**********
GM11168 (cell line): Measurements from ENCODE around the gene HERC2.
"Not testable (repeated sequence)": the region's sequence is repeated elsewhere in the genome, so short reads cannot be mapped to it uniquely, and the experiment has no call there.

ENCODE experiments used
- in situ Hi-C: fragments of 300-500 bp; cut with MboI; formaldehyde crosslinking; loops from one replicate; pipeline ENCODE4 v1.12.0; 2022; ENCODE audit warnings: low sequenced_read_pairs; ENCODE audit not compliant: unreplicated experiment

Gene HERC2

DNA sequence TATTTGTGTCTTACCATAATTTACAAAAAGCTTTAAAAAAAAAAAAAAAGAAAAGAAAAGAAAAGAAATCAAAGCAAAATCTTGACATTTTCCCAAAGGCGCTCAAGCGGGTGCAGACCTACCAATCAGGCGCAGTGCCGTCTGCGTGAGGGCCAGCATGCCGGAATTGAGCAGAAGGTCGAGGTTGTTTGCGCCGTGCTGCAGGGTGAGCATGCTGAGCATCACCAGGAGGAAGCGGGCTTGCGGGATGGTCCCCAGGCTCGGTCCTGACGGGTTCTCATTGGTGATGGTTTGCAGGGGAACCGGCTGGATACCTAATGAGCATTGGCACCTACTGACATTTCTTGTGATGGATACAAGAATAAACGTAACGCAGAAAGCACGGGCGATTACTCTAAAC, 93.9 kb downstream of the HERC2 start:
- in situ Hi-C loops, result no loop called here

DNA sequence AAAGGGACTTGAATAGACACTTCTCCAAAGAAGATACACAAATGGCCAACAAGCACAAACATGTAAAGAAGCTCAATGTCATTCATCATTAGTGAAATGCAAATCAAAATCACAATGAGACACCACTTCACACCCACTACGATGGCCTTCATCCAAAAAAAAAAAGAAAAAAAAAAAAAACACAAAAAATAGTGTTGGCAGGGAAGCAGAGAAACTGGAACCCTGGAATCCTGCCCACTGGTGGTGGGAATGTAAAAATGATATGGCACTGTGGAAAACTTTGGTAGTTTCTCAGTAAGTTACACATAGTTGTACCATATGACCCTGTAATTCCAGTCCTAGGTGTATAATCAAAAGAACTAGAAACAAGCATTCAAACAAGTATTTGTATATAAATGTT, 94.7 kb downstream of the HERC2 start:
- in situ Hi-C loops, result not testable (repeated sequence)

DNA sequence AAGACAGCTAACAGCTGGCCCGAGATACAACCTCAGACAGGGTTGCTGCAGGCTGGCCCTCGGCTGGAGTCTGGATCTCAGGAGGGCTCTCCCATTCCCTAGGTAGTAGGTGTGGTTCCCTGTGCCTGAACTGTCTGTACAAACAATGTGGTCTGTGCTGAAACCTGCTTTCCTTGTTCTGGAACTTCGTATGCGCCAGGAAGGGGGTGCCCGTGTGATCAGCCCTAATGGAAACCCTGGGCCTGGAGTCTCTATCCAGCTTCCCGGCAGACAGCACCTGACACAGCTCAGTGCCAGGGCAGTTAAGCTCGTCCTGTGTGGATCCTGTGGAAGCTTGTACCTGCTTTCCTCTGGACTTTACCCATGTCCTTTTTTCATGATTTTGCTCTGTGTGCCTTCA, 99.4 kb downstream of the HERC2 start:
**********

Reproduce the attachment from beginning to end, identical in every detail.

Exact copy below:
GM11168 (cell line): Measurements from ENCODE around the gene HERC2.
"Not testable (repeated sequence)": the region's sequence is repeated elsewhere in the genome, so short reads cannot be mapped to it uniquely, and the experiment has no call there.

ENCODE experiments used
- in situ Hi-C: fragments of 300-500 bp; cut with MboI; formaldehyde crosslinking; loops from one replicate; pipeline ENCODE4 v1.12.0; 2022; ENCODE audit warnings: low sequenced_read_pairs; ENCODE audit not compliant: unreplicated experiment

Gene HERC2

DNA sequence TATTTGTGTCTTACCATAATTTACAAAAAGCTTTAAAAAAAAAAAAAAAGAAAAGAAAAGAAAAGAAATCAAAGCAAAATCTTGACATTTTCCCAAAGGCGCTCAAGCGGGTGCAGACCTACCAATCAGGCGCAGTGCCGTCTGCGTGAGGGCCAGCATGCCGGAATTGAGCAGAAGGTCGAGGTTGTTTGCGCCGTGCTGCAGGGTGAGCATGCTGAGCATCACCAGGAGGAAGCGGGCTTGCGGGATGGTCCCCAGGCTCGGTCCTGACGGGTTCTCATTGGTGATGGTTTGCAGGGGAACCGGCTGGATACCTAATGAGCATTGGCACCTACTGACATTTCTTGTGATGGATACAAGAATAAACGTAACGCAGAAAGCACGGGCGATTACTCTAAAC, 93.9 kb downstream of the HERC2 start:
- in situ Hi-C loops, result no loop called here

DNA sequence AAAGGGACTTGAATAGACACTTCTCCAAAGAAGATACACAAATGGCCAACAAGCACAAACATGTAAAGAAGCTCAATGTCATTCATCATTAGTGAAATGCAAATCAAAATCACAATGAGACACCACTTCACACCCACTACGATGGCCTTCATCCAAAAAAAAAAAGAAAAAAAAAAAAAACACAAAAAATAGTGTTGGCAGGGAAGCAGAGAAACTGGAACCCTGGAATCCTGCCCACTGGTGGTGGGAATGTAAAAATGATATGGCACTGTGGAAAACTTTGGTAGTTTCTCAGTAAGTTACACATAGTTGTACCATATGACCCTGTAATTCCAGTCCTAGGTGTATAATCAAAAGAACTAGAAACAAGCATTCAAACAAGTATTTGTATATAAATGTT, 94.7 kb downstream of the HERC2 start:
- in situ Hi-C loops, result not testable (repeated sequence)

DNA sequence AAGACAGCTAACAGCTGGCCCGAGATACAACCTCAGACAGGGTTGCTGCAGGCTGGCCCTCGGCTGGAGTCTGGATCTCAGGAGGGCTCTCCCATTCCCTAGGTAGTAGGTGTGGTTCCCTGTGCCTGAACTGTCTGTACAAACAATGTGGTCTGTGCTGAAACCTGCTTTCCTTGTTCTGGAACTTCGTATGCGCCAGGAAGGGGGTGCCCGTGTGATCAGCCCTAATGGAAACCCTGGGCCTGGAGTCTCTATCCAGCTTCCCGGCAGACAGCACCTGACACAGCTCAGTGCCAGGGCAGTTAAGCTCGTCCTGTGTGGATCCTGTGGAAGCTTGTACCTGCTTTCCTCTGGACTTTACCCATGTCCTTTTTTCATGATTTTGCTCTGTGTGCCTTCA, 99.4 kb downstream of the HERC2 start: